Rent or Buy the Land

Before you buy, decide whether you will place the home on land you own or on land you rent or lease. The decision is important because if you later regret your choice of a homesite, the only practical solution may be to sell. It also has tax implications.

The majority of buyers put their manufactured homes on land they own. Your best approach is to select a lot before you buy the home. While zoning restrictions that keep manufactured homes out of residential neighborhoods still exist in some areas, many states have passed legislation that prevents such zoning discrimination. Check local zoning ordinances before making plans to situate your new home.

There are numerous well-designed, attractive subdivisions to choose from; you may be able to find land in a ready-made community, complete with swimming pool, recreation center and nearby schools and shopping. A good subdivision developer can help you select a lot suited to the home you have in mind.

If you plan to rent the land on which your home will be situated, you should understand that the management in many manufactured-home communities may have restrictive rules by which you must abide. Also, residents tend to keep an eye on each other—so you must like living in a closely-knit community.

If you move into an established community, you will rent a piece of property and have your home installed at your expense. A lease may or may not be in-

Check local zoning ordinances before making plans to situate your new home.

volved. There are generally rules and regulations, and you should ask for them in writing. In most cases you will rent your space from month to month or year to year, but longer-term leases are now offered in many states.

In a new development, the management may also be the dealer, and you can get into the community only by buying a home from the dealer. This arrangement isn't entirely self-serving. It allows management to enforce strict standards for homes that go into the community. When you select a lot, you also pick a home from among models approved by the management. You will be shown a complete catalog and price information, and in some developments management will encourage you to go to the factory to custom-design your model.

New developments and those still under construction are often promoted on the basis of nonexistent amenities such as swimming pools, shuffleboard courts and recreation halls. Once settled in, you may


Whether you intend to buy or rent a home site, here are some considerations:

■ Visit several developments. Stay a few days if you can, to sample the neighborhood and meet residents.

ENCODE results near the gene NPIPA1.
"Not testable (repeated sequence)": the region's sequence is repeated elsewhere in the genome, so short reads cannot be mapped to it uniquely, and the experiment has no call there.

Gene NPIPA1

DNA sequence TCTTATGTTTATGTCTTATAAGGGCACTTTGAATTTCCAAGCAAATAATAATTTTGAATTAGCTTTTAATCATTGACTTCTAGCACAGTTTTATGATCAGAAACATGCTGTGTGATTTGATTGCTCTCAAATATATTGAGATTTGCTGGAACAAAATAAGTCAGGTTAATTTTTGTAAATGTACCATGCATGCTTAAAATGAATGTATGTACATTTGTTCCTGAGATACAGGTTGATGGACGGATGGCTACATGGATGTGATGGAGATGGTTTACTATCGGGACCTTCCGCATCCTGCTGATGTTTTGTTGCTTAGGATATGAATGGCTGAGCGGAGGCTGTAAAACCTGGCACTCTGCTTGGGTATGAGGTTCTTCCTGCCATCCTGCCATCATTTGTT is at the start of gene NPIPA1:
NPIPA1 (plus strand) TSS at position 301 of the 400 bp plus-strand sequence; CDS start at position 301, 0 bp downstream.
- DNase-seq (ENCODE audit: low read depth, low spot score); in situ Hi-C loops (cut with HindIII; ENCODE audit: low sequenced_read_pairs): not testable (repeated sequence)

■ Familiarize yourself with each community's rules and regulations. In condominium developments, for example, residents own part of the common facilities plus their own units and lots.

■ Try to determine how much turnover there is.

■ Find out how most residents view their community. Is your lifestyle compatible with that of potential neighbors?

■ Check on security, fire protection and trash collection.

■ Remember that the character of a rental community can change much more rapidly than that of a community of landowners. As a tenant, there may be little you can do if a community is sold or if the management becomes lax.

■ Study the purchase contract or lease, bylaws, rules and regulations, and all other pertinent documents.

■ Do not commit yourself to a lot or a home until you've consulted with a lawyer.

■ Don't sign anything you don't understand.

discover—to your dismay—that the landlord lets the pool wait while funds and space are devoted to developing homesites. What's more, you may have been required to pay an entrance fee of several hundred dollars—a practice now banned in some states.

Keep in mind that leasing land rather than buying puts you in a vulnerable situation. You will own a valuable piece of property located on someone else's land. In a dispute with the landowner you may have no recourse but to sell or move. Moving even a single-section home is costly. Including necessary dismantling and reassembly, you can pay thousands of dollars to move a luxury multisection home less than 50 miles. Because of the expense and damage that can result from vibration and road shock, you could be forced to sell, possibly at a loss, and be faced with the prospect of buying another home elsewhere.

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